Physically preserving the contents of the web: in the second and final installment of their conversation with Craig Mod, Paul Ford and Rich Ziade talk to the writer, designer, and technologist about his new book and about the writing platform hi.co, the entire contents of which will be printed on a tiny nickel plate and archived in the Library of Congress. They also answer a listener question about Paul’s anxiety — or, in the listener’s words, “brain space shenanigans” — and whether the frequent subject of Paul’s writing has any bearing on Postlight’s business. (Listen to part one here.)
Rich Ziade: Paul Ford!
Paul Ford: Richard Ziade. Well, you know, I think it’s time for us to do our official podcast, Track Changes.
Rich: Let’s do it.
Paul: Track Changes is the podcast of Postlight, a digital product studio in New York City. Let’s not waste too much time with all this intro stuff.
Paul: Let’s get straight to the show. We’re gonna answer an interesting email from a listener.
Rich: This is a really interesting email.
Paul: This is a really interesting email.
Rich: I read it seven times, in fact.
Paul: It got you, it really messed with your brain.
Rich: It really did. Let’s, go through it and read it, read it slowly, Paul.
Paul: Let’s do that, and after that we’re gonna check in again with our friend Craig Mod.
Rich: Wow. Cool. OK.
Paul: And talk with him a little bit about what’s going on in his…wild international world.
Paul: All right, Rich, you ready for this email?
Paul: This is from L. Noel, which is a great combination. L Noel Chrisman. He writes the following: “Good morning. I love all the information and background that you both, Paul and Rich, share with both the industry and your company. I’ve also really enjoyed Paul’s previous writings about dealing with anxiety.” That’s true, I have written quite a bit about anxiety. “I’d love to hear your perspectives on running a company while dealing with mental illness/brain space shenanigans. Does Rich ever have any experience with this? What’s it like working with someone who invented an anxiety robot?” That’s me, by the way. “Did Paul’s previous openness about his anxiety ever give Rich any hesitation? Does Paul ever feel that his previous openness has left him exposed within the company, or with perspective investors/clients? I’m tremendously encouraged by Paul’s previous revelations of his anxiety and watching what he’s accomplished while working with it, and I’m fascinated every week with what comes to light on the podcast.” That’s great. “Thank you for sharing all you do. Best, Noel.” So (a) —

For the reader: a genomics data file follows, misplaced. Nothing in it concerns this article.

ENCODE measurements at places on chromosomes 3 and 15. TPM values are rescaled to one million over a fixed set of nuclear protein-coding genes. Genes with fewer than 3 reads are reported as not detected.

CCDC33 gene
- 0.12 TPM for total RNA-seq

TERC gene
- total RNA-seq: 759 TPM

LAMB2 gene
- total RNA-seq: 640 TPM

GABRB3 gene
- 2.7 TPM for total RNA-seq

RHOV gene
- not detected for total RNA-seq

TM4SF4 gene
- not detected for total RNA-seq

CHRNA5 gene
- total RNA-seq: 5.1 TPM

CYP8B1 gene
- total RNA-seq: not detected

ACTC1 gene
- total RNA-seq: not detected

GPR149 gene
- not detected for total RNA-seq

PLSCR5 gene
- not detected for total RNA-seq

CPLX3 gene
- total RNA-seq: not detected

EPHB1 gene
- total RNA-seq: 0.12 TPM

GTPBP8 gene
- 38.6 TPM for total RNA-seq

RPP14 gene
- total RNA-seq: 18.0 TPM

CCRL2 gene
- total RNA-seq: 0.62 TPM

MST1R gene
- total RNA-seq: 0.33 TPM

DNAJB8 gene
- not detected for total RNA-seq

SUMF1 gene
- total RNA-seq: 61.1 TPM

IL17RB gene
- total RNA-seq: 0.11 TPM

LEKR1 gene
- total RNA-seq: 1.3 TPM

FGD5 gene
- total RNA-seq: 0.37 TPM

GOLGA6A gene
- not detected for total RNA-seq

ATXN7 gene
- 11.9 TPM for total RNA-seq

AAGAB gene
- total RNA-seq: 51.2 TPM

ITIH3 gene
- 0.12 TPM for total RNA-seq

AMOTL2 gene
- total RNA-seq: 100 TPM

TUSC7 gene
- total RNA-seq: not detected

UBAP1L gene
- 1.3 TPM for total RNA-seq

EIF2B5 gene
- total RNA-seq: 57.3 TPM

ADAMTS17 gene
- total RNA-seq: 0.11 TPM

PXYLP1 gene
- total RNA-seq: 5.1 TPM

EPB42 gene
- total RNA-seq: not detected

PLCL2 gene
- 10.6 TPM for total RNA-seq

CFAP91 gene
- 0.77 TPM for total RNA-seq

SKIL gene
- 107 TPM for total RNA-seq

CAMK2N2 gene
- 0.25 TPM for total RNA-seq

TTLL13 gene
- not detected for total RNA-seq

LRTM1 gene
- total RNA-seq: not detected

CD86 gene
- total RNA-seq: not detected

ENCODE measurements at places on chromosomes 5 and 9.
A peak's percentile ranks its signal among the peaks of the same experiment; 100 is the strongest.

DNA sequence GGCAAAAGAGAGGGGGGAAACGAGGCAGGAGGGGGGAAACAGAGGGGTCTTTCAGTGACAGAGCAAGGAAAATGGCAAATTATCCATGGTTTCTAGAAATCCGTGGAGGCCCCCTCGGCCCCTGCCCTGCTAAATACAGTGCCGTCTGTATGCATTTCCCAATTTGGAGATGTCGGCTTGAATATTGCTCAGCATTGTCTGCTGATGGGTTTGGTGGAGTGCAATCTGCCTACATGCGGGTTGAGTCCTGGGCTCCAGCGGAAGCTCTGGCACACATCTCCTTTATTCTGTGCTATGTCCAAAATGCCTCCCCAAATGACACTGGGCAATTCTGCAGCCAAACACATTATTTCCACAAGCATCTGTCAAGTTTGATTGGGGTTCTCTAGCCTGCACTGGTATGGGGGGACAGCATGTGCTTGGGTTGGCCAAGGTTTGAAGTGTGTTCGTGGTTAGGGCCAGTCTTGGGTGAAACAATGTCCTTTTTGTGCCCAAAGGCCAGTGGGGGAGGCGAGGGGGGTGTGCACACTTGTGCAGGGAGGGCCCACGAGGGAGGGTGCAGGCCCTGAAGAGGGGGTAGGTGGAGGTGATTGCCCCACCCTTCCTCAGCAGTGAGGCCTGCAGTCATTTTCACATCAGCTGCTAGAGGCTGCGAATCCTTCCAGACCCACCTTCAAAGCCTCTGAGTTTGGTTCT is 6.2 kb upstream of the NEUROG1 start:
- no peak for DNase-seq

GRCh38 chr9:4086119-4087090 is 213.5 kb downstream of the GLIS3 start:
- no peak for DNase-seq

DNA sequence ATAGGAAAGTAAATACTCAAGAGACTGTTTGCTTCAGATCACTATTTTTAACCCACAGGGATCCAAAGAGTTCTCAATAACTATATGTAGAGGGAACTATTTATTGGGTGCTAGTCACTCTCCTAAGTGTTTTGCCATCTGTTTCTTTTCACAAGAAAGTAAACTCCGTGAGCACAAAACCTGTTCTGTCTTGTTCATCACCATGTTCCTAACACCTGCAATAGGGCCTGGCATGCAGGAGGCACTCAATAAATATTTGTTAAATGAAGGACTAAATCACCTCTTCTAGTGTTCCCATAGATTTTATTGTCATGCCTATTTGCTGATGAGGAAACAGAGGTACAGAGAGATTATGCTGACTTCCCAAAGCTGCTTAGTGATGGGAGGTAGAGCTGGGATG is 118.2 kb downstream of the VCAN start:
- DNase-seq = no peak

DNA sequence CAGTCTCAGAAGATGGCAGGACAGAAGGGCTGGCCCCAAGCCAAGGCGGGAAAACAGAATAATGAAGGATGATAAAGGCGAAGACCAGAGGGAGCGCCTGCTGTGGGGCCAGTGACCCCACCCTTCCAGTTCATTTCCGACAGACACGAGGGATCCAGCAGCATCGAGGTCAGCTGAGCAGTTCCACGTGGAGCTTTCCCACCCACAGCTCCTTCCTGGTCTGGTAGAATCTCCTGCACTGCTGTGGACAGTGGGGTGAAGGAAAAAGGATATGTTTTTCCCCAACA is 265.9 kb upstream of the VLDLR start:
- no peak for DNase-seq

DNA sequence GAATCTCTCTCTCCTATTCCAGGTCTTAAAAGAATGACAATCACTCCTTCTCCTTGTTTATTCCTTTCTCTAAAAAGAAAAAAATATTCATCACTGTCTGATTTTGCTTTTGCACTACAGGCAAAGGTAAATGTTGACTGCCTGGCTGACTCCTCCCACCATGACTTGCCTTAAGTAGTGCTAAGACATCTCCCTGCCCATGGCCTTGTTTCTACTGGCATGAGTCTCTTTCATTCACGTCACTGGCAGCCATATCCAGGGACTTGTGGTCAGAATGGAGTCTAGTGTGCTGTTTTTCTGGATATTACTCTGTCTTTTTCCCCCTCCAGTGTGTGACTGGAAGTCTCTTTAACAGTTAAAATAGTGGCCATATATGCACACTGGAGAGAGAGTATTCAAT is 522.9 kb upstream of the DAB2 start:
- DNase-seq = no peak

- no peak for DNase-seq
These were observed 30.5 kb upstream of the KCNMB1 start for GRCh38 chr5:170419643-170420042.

Rich: All right.
Paul: Great email! Thank you, Noel. It made us feel great. Very happy.
Rich: OK. So…
Paul: Maybe Noel [pronounced like “Joel”]. I’m sorry. I think he sent us information on pronunciation. I can’t find it.
Rich: Let’s pause. Before we even get into this question.
Paul: I’m very anxious.
Paul: I’m very nervous about this podcast.
Rich: We’ve had numerous…let’s call them marketing strategy meetings at Postlight. And one of the things we want to signal out is we can’t just let Track Changes be this sort of self-indulgent thing, where we’re just sort of, oh, that’s hilarious! Let’s talk about it. What we want to do is signal out to everyone that we are badass at our work. At the work we do —
Paul: That we’re serious professionals.
Rich: That we’re serious professionals, you can rely on us. We are…
Paul: Client service experts who truly understand platforms.